We're a group of people who are serious about religion and making a better world. We have no clergy- we are all ministers. Most of us have taken inspiration from the teachings of Jesus, as well as many others. Most of us see ourselves as on a “spiritual journey” which is an active exploration with an unknown path ahead. We're simple, but also radical.
Quakers, or the Religious Society of Friends. Our official name is Religious Society of Friends (Quakers). We refer to individuals as Quakers or Friends.
Quakers believe that everyone may have direct experience of the Light (which some see as God), and that there is "that of God" (some might say good) in everyone. Most of us think that religion is primarily about the way you live your life, not about a set of beliefs. We therefore have no creed. We try to live simply, with a view to others (now and future generations) and the environment. In our daily life we try to respect the integrity of others and to be honest. Of course we are human and don't always succeed.
Since our early days we have believed in the equality and dignity of all human beings, and in finding alternatives to violence between people and between nations. Because of these beliefs Quakers have been known for their concern for education, social work and prison welfare, and for relief work with refugees and in times of war.
Lots of things! We worship together in silence, and we're involved in a variety of projects, charities and campaigns - sometimes individually and sometimes as a group. Many Friends are activists in one field or another, and find our Meeting a supportive home base and a stimulating group in which to check bright ideas which when shared we may realise to be impracticable or misguided. Other valued members of our community want nothing more for now than a quiet place to think and build their spiritual life. As Quaker young people build their independence they network across the area & country & beyond.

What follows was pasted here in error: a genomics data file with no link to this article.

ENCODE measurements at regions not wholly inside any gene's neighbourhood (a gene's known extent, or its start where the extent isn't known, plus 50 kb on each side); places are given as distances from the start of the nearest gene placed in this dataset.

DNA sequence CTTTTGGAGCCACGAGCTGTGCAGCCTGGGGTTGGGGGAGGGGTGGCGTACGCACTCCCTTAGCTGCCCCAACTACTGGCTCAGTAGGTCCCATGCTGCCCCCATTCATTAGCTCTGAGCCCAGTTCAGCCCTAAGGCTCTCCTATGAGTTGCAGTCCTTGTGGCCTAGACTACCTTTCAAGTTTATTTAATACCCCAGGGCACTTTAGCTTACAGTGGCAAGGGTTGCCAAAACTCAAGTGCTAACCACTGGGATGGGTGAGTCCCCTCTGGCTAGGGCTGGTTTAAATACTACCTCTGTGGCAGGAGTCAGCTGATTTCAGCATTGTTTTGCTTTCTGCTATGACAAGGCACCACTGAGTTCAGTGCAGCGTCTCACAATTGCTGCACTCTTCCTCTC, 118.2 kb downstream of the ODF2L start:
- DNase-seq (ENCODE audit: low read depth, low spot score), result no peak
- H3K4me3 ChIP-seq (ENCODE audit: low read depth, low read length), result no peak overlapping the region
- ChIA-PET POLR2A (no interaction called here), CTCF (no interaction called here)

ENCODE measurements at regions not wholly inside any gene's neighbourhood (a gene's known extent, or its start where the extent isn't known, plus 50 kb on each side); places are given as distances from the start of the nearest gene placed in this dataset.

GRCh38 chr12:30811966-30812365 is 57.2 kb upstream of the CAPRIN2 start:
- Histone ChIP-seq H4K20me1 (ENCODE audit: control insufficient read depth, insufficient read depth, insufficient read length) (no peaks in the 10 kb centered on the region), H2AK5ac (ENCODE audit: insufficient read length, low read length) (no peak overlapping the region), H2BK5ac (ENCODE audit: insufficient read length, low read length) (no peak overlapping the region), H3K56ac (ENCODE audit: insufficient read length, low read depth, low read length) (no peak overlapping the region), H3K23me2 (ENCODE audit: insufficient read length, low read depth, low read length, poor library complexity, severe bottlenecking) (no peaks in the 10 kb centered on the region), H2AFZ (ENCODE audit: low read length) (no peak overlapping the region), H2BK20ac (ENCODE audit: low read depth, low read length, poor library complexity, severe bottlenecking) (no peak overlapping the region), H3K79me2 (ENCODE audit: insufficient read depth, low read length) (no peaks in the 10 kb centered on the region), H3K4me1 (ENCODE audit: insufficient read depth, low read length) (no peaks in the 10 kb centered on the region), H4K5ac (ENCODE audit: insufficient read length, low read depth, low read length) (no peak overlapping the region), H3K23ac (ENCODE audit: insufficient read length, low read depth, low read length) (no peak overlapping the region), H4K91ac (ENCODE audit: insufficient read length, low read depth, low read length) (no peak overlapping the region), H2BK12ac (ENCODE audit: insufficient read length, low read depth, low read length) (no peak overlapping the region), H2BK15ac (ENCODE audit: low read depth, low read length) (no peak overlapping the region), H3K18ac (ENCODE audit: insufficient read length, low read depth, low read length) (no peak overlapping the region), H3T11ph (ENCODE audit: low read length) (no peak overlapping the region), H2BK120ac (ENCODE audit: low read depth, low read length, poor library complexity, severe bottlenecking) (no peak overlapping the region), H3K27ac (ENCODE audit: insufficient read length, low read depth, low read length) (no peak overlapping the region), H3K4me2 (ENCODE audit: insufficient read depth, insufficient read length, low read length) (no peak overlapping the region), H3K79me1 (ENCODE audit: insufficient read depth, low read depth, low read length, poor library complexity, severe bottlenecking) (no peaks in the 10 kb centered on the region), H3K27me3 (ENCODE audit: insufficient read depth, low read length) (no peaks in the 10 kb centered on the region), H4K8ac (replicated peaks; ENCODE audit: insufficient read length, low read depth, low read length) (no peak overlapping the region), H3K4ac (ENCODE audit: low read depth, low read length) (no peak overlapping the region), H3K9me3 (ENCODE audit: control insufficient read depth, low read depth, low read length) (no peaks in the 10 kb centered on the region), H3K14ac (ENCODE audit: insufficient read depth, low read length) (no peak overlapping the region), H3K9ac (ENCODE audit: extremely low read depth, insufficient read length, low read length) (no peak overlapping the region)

About 240,000 worldwide and 18,000 in Britain and Ireland. There are also around 8,000 attenders in the UK and Eire. An attender is someone who goes to meeting and gets involved in Quaker activities but is not officially a member.
Since 1652. Quakers were active locally soon after that- in Reading for example since 1656, and in Henley since 1658.
We don't have services, we have what we call 'meetings for worship'. Click here to find out more about Quaker worship, or you can go here to find out more about meetings in Mid-Thames.
Anyone. Most Quakers today were not born Quaker. For most of us there was a first Quaker meeting, and for many before that a time of worrying whether it would be appropriate to go along to a Meeting House on a Sunday morning. People who come vary widely in belief (or lack of belief) and background. Many afterwards report a feeling of “coming home”. We hope you will feel welcome as you are, whoever you are. All our meeting houses have disabled access and provision for children. Call us on 0118 950 7736 if you have any questions, or email:
There are several ways you can find out more. You can come to a meeting for worship - click here to find out where the meetings are in Mid-Thames. You can also contact us if you have a specific question or would just like to try talking to a local Quaker. You'd be welcome to come to one of our events. And to find out more from Quakers nationally, visit www.quaker.org.uk. You may like to browse the book in which we collect our advice to ourselves (from how we conduct marriages to our thoughts about social responsibility) at www.quakerweb.org.uk/qfp/. We look forward to meeting you.